From Batting Averages to Launch Angles … It’s Still Baseball

Picture this … Braves are down a run with Nick “I only hit doubles” Markakis standing on second base, after a booming double to the gap gets by any Nationals outfielder not named Harper. There are two outs. Johan Camargo steps up to the plate. The Braves are down a run and they need to tie it here.

What are you thinking?

“C’mon Johan, all we need is a base-hit here buddy … Get’em over, get’em in. C’mon, A-B-C baseball here fellas.”

Or are you thinking: “Hmmm. I hope that this isn’t the plate appearance in which Johan Camargo’s inflated BABIP decides to start crashing back to Earth, and set off a chain reaction that leads to a drop in wRC+ and his ISO.”

For the last couple of years, I’ve fallen into a trance. Why, for everything that is good and holy, do I feel the need to analyze EVERYTHING I see occur during the course of a baseball game? When did it stop being fun and start feeling more like work? Every pitch and swing, chewed up and spit out like a bad Christopher Russo take. Whatever happened to just watching a game to, you know, watch a game. A cold beer in hand, couple of hotdogs (AKA: sandwiches(( Hi this is Ken and I’m editing this piece… for the record we didn’t ask Dan to write for his Hotdog takes which are obviously horribly wrong, do try to overlook this egregiously atrocious hot take and focus on his baseball opinions))) – just you and America’s Pastime.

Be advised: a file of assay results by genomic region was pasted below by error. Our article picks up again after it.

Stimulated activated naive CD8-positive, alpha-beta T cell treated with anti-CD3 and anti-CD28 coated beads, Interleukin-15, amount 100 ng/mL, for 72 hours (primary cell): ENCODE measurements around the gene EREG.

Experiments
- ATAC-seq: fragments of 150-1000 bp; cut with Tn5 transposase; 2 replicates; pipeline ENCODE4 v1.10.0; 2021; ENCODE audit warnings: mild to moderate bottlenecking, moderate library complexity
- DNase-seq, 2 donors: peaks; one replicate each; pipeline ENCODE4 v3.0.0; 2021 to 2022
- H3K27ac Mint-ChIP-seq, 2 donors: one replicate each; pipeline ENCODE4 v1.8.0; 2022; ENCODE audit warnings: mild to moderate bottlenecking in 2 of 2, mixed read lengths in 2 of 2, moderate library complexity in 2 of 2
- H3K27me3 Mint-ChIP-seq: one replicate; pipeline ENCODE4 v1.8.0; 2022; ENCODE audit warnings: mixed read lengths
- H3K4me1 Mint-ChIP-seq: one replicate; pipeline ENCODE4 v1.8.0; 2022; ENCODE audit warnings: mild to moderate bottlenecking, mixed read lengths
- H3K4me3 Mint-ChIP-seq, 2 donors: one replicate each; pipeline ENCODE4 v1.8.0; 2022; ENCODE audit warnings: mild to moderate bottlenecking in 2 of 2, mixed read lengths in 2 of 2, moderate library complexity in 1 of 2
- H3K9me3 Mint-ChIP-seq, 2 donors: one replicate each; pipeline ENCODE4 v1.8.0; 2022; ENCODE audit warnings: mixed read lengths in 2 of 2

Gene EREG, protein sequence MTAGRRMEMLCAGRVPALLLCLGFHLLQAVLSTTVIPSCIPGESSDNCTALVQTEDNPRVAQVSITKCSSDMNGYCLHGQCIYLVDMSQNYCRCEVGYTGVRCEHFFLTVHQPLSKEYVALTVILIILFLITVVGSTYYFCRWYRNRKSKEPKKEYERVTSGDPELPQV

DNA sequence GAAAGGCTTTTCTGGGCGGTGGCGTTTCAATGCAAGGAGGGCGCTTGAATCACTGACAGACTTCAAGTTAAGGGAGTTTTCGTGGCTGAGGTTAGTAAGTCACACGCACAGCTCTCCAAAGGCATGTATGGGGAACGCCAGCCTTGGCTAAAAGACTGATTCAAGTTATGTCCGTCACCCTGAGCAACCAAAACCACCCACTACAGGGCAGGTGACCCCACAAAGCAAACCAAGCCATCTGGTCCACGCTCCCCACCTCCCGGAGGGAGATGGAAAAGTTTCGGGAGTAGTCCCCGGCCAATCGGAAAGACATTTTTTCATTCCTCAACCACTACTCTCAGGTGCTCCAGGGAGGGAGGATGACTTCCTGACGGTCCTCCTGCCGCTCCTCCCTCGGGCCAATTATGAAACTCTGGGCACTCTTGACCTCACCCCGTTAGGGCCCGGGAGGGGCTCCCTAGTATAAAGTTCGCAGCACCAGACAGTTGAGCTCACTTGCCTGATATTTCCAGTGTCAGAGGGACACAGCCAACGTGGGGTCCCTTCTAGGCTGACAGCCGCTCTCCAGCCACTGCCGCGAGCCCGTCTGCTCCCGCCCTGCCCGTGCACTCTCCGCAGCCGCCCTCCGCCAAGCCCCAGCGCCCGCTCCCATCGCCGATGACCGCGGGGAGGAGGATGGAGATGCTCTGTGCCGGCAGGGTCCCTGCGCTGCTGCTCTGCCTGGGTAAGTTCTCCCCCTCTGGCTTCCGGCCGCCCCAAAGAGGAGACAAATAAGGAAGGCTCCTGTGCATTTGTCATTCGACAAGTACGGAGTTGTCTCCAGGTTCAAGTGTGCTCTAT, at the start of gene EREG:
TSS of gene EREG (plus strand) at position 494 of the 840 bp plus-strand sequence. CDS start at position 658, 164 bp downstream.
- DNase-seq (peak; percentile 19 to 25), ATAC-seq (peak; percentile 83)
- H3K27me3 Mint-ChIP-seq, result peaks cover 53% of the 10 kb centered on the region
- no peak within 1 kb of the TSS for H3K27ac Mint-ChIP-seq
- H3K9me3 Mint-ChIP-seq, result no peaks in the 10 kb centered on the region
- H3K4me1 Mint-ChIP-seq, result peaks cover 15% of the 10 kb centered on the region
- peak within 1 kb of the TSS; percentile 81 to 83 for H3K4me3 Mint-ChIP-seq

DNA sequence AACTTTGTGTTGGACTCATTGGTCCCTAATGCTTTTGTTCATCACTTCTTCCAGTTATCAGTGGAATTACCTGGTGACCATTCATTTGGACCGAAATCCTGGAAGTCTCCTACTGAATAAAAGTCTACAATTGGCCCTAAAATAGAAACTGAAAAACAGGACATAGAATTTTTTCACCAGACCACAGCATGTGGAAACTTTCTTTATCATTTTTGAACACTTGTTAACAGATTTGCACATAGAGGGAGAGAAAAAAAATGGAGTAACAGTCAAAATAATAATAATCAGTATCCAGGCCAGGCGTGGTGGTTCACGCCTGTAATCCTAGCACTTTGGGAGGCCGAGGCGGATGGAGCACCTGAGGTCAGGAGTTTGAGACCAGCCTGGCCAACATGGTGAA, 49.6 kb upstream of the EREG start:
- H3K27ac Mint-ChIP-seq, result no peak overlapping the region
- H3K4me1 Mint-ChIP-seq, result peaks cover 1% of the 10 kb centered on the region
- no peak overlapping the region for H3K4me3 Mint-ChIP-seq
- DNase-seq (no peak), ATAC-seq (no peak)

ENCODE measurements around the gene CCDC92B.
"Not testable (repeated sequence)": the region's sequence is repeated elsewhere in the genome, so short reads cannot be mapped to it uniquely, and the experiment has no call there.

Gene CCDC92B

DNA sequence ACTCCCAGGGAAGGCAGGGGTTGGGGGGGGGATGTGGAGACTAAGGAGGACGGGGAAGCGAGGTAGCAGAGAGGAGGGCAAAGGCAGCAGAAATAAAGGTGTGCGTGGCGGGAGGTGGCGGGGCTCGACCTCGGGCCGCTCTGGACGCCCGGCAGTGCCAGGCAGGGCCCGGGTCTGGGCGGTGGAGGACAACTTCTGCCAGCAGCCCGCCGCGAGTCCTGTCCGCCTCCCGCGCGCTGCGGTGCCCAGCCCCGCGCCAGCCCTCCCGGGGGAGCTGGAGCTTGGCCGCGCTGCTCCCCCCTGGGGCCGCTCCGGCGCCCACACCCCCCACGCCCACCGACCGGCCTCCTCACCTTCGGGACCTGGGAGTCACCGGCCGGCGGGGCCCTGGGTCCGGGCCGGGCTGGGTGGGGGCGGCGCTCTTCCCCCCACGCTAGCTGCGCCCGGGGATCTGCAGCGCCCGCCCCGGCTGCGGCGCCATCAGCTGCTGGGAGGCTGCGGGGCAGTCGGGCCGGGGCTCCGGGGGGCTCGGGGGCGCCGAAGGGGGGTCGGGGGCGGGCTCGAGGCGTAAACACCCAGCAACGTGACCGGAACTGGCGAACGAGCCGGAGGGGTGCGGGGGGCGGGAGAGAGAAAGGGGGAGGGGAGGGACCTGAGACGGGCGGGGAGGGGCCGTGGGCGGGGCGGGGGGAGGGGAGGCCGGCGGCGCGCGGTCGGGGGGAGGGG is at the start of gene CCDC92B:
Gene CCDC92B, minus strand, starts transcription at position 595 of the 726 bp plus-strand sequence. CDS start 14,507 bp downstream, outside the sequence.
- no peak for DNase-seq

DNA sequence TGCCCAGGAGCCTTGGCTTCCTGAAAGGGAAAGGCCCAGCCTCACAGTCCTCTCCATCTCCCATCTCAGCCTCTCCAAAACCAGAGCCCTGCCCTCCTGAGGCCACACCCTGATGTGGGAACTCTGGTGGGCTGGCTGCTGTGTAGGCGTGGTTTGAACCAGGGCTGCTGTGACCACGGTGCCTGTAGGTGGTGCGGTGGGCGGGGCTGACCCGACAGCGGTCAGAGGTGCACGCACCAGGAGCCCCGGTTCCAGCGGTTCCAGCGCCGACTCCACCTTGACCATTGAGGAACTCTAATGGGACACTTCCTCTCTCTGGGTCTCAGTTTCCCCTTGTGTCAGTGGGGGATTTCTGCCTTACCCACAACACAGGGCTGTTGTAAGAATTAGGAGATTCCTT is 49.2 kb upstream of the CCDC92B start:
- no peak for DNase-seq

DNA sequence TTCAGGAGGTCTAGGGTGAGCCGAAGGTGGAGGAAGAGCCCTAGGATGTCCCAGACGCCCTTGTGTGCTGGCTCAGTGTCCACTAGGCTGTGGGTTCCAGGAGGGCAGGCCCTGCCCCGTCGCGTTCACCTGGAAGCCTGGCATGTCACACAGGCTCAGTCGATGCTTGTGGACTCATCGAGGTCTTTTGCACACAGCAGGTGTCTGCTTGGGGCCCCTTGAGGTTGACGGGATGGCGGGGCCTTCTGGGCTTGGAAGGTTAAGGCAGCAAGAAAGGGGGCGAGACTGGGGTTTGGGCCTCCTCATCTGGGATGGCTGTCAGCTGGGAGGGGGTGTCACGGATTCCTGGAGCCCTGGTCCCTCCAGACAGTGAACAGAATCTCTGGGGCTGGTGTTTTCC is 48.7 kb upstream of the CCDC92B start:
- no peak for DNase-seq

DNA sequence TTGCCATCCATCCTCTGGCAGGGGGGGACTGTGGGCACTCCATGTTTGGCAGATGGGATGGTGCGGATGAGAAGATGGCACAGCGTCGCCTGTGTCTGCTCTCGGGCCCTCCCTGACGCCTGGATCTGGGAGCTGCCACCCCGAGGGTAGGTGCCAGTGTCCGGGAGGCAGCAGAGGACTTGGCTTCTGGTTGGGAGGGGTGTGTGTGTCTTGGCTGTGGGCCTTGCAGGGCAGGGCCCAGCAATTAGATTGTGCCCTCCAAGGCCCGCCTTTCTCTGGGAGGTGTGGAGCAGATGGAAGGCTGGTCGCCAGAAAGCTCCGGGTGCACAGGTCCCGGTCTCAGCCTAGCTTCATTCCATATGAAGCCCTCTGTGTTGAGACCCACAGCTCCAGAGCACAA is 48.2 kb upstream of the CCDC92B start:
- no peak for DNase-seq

For the better part of a decade, I feel like the game has been nothing but microscopic adjudications; launch angles, exit velocity, FIPs, and BABIPs. I used to watch games because I just liked watching baseball and the Braves. Now, when I watch a game, I find myself watching mechanics, pitch selection – all of it with the TV on mute, because, you know, sometimes, Chip happens.

Contrary to what may be inferred here, I’m not knocking the metrics we see used now. I actually enjoy learning about the quantitative measurements that make our game and its players, more valuable, and advances the game for the better, sometimes. I’m not against them, I’m all for them. It advances the game in ways we never considered or thought of possible even 15 years ago. I can’t imagine all of us, though, started watching and following baseball because we couldn’t wait to fire off hot takes based on the unsustainable BABIP of Johan Camargo.

This game is a fantastically graceful, majestic game. It’s full of intrigue, excitement, pins-and-needles type drama. Sometimes, though, I feel like I’ve lost the kid that only cared about watching the Braves, and less about “watching the Braves”. Somewhere between 8 and 38, I forgot how to watch the game for what it is.

Baseball was life because baseball was fun and simple.

Baseball today, for some, has gotten hard to keep up with. You have to know so much just to stay current and relative in the conversation. I feel like you have to own a PhD just to stay abreast of the discussion. Regardless of your preference in how you partake or engulf yourself in the game, baseball at its core, will always be there. No matter how hard it gets to watch, how scientific it gets to evaluate, how intricate it becomes to follow, or how smarter everyone around you seems to get.

I don’t say all this to offend. I’m sure there are others that feel a similar way. I say this, because, as I have said, I have warmed up to the advanced metrics and even have tried learning about them. All I’m saying is that sometimes, I just want to watch the game to watch the game, analysis free. That’s it.

At the end of the day, though, there is no right or wrong way to enjoy the game. As long as you’re watching, that’s all that matters, really. Baseball is still baseball, it brings people together, and there’s nothing wrong with the game … Well, except the Designated Hitter, you can leave that sh*t in the American League forever … “Bye, Felicia”.

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